Clinical Presentation And Pathobiology Of Acute Gvhd

GVHD occurs in two forms, "acute" and "chronic," defined separately by the timing of onset posttrans-plant and by differences in the clinical presentation and pathology of affected target organs. Acute GVHD, by classical definition, is GVHD that occurs within 100 days of HSCT, usually around the time of leukocyte engraftment or shortly thereafter. Though this operational term is useful in delineating GVHD occurring immediately posttransplant from the more indolent and progressive changes of chronic GVHD, it is important to note that acute GVHD can occur beyond 100 days posttransplant, particularly in the setting of donor lymphocyte infusions (DLI) used in the prevention or treatment of disease relapse. There are three principal target tissues affected in acute GVHD—the skin, liver, and gut. Although the clinical staging and the overall grading of acute GVHD is based on the relative level of involvement of these three tissues (Table 98.1), other organs, especially the lymphoid tissues and the bone marrow, are targets of the GVHD reaction.

The most common tissue affected in acute GVHD is the skin, with over 80% of patients with GVHD manifesting skin eruptions.5 The typical skin presentation consists of a maculopapular rash that can resemble a sunburn, initially involving the ears, neck, shoulders, upper chest and back, and the palms and soles of the extremities. The extent of skin surface involved and the presence of bullae or desquamation define the different stages of skin involvement. The clinical findings of cutaneous GVHD are corroborated by histologic analysis of skin biopsy material, and, therefore, discrete pathologic criteria contribute to the diagnosis of cutaneous GVHD (Table 98.1).6 However, the characteristic pathologic changes of acute cutaneous GVHD are not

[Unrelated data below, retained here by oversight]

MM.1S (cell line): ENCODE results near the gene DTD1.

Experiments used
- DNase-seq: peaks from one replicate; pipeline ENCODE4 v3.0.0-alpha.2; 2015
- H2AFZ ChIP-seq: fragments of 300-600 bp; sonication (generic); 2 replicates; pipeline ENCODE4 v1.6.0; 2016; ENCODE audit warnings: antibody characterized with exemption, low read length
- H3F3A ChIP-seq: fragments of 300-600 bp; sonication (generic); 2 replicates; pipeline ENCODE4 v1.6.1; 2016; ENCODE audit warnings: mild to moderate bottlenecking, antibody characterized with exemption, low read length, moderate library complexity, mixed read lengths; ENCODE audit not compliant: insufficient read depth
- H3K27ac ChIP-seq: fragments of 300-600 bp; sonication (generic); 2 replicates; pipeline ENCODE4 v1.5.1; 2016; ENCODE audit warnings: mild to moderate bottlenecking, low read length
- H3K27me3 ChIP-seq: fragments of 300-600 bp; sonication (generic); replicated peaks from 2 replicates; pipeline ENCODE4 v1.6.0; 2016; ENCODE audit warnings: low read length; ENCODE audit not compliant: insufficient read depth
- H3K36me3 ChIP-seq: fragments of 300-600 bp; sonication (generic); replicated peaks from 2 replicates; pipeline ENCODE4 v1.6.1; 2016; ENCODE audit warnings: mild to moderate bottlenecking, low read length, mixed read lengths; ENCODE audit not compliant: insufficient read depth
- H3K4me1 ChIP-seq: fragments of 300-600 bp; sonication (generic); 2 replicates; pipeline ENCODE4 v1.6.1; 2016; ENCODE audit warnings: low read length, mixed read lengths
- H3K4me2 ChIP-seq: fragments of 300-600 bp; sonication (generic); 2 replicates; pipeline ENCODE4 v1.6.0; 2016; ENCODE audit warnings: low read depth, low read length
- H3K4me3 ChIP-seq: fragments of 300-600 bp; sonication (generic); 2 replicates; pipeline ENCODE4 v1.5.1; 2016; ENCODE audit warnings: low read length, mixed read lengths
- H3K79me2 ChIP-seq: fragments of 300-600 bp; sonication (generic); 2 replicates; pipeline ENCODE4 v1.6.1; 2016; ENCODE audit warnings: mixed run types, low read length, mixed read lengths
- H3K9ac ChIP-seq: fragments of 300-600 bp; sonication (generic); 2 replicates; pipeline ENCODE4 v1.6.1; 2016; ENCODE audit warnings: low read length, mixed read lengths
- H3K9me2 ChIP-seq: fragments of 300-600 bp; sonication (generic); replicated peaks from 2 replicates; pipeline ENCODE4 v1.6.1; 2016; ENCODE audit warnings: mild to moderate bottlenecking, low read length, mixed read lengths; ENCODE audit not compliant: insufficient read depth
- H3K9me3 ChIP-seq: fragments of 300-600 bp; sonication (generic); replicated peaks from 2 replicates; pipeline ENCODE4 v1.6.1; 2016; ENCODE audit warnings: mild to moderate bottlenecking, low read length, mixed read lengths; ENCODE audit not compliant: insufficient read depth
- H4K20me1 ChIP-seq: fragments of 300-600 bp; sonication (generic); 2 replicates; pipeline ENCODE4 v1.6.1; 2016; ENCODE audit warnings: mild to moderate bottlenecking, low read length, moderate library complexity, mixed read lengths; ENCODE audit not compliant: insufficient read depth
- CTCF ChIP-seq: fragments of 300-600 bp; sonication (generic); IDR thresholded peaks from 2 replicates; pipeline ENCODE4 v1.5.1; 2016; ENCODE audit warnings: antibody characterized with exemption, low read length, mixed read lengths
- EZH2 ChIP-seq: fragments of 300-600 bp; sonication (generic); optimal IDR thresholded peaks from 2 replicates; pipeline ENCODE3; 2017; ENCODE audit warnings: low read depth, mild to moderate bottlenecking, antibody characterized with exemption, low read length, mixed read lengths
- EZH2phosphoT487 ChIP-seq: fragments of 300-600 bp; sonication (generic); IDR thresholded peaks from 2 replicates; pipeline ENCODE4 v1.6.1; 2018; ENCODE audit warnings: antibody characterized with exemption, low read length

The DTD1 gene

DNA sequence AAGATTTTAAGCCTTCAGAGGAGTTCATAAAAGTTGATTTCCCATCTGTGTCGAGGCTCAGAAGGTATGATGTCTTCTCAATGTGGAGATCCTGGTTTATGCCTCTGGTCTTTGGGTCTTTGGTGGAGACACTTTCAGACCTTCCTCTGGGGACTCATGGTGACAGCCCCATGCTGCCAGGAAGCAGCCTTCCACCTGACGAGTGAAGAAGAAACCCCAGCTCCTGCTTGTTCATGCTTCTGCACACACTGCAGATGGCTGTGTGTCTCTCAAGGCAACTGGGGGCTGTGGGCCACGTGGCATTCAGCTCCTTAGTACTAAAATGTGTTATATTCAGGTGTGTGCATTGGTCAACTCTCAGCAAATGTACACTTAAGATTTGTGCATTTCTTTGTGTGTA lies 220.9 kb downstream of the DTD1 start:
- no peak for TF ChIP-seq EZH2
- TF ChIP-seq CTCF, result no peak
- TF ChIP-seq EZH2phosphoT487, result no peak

Table 98.1

Histologic grading for acute cutaneous GVHD

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